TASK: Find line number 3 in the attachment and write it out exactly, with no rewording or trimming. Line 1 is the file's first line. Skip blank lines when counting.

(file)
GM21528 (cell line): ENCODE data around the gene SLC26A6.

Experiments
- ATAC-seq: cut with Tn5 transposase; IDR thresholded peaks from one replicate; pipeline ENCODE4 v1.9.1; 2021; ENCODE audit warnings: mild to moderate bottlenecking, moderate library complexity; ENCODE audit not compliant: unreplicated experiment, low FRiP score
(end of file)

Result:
- ATAC-seq: cut with Tn5 transposase; IDR thresholded peaks from one replicate; pipeline ENCODE4 v1.9.1; 2021; ENCODE audit warnings: mild to moderate bottlenecking, moderate library complexity; ENCODE audit not compliant: unreplicated experiment, low FRiP score